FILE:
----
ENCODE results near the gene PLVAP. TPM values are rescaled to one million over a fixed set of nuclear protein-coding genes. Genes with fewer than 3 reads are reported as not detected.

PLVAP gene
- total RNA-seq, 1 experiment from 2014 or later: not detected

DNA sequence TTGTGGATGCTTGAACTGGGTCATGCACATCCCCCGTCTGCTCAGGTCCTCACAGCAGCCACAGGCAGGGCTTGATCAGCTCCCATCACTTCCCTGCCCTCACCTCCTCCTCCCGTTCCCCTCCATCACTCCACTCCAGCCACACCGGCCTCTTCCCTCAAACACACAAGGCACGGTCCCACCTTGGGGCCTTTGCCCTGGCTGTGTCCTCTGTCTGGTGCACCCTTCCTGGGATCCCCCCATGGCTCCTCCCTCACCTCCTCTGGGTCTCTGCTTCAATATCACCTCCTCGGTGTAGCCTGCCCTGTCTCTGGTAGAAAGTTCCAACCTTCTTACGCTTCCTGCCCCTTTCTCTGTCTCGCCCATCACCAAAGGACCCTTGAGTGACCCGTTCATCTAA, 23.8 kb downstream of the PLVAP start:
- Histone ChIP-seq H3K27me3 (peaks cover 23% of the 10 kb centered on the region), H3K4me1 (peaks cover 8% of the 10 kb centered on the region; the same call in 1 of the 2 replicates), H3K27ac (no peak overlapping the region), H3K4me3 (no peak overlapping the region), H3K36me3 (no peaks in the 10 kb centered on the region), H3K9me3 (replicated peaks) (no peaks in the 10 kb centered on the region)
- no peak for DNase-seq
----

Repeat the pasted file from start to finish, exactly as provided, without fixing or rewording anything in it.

ENCODE results near the gene PLVAP. TPM values are rescaled to one million over a fixed set of nuclear protein-coding genes. Genes with fewer than 3 reads are reported as not detected.

PLVAP gene
- total RNA-seq, 1 experiment from 2014 or later: not detected

DNA sequence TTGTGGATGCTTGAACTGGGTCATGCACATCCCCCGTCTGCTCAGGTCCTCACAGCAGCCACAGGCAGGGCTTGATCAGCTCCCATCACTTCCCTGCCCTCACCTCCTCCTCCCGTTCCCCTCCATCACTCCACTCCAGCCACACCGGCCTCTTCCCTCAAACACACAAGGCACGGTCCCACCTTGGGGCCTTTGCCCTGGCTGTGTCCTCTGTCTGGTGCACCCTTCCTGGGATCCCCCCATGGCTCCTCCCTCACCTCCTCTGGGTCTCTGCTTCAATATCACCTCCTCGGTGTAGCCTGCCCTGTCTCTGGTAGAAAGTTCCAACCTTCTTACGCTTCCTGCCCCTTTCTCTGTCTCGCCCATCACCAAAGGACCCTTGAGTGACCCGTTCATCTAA, 23.8 kb downstream of the PLVAP start:
- Histone ChIP-seq H3K27me3 (peaks cover 23% of the 10 kb centered on the region), H3K4me1 (peaks cover 8% of the 10 kb centered on the region; the same call in 1 of the 2 replicates), H3K27ac (no peak overlapping the region), H3K4me3 (no peak overlapping the region), H3K36me3 (no peaks in the 10 kb centered on the region), H3K9me3 (replicated peaks) (no peaks in the 10 kb centered on the region)
- no peak for DNase-seq